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Man smuggles live corals inside Pringles potato chip containers at LAX, authorities say

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Two Southern California men and representatives of two local companies are facing federal charges of illegally trading in live corals that are protected by an international treaty but frequently are used to decorate aquariums.

Jose Torres, 42, of Gardena, is charged with unlawfully attempting to export to Mexico some 20 varieties of live corals protected by the Convention on the International Trade in Endangered Species of Wild Fauna and Flora — known as CITES — according to the U.S. attorney’s office.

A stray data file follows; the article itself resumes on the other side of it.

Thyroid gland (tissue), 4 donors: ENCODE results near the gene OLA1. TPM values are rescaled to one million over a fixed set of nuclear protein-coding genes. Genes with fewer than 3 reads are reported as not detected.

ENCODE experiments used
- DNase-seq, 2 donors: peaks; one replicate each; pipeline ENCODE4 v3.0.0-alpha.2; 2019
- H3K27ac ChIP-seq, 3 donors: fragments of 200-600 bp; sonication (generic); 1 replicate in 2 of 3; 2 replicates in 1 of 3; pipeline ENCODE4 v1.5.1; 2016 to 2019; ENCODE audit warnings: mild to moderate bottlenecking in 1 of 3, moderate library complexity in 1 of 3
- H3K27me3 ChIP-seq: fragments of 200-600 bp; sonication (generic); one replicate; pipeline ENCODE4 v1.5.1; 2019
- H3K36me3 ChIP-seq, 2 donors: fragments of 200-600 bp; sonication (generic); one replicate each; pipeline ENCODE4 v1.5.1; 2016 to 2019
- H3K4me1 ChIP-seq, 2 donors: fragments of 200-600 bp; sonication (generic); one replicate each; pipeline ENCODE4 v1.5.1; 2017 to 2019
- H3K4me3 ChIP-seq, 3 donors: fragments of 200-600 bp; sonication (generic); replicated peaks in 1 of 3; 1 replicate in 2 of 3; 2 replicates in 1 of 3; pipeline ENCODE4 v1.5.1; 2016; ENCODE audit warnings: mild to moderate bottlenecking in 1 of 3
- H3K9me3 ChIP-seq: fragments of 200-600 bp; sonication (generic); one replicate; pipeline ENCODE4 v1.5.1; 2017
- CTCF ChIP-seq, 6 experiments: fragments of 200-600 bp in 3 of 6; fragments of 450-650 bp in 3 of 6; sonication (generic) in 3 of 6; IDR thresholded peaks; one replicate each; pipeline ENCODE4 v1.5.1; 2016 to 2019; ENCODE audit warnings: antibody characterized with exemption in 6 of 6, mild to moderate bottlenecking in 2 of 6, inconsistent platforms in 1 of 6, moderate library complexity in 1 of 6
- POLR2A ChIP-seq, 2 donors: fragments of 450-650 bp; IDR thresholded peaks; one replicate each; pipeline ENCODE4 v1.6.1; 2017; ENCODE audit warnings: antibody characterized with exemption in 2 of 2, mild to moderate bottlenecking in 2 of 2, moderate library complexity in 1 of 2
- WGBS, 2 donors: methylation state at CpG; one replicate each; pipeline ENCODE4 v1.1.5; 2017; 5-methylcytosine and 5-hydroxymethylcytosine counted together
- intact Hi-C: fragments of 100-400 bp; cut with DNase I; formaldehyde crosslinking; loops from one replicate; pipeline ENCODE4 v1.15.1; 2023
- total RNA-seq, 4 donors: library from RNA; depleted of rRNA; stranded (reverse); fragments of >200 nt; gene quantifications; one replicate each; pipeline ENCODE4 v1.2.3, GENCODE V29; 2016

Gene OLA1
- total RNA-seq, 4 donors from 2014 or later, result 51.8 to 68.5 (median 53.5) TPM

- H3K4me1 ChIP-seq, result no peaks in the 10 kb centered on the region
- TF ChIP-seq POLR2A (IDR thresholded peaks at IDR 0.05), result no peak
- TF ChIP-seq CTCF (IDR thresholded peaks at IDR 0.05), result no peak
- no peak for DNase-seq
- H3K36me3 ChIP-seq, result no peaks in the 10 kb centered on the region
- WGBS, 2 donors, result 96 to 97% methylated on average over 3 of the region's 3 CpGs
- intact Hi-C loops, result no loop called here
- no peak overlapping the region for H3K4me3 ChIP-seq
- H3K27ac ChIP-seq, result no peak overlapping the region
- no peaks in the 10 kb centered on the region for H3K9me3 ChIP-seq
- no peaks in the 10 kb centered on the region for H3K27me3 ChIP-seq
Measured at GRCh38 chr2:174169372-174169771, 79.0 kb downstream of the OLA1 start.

One of three indictments issued Sept. 20 alleges that Torres submitted false records to the U.S. Fish and Wildlife Service that omitted the corals and understated the size of the shipment.

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In a second indictment, Jorge Vazquez, 39, of Garden Grove, is charged with unlawfully attempting to export live, CITES-protected corals. Officials say he hid the animals in Pringles potato chip cans that were discovered during a baggage inspection at Los Angeles International Airport.

Vazquez later admitted he had packed the corals into the Pringles cans, then placed the cans in his mother’s luggage for her to transport to Mexico, according to federal prosecutors.

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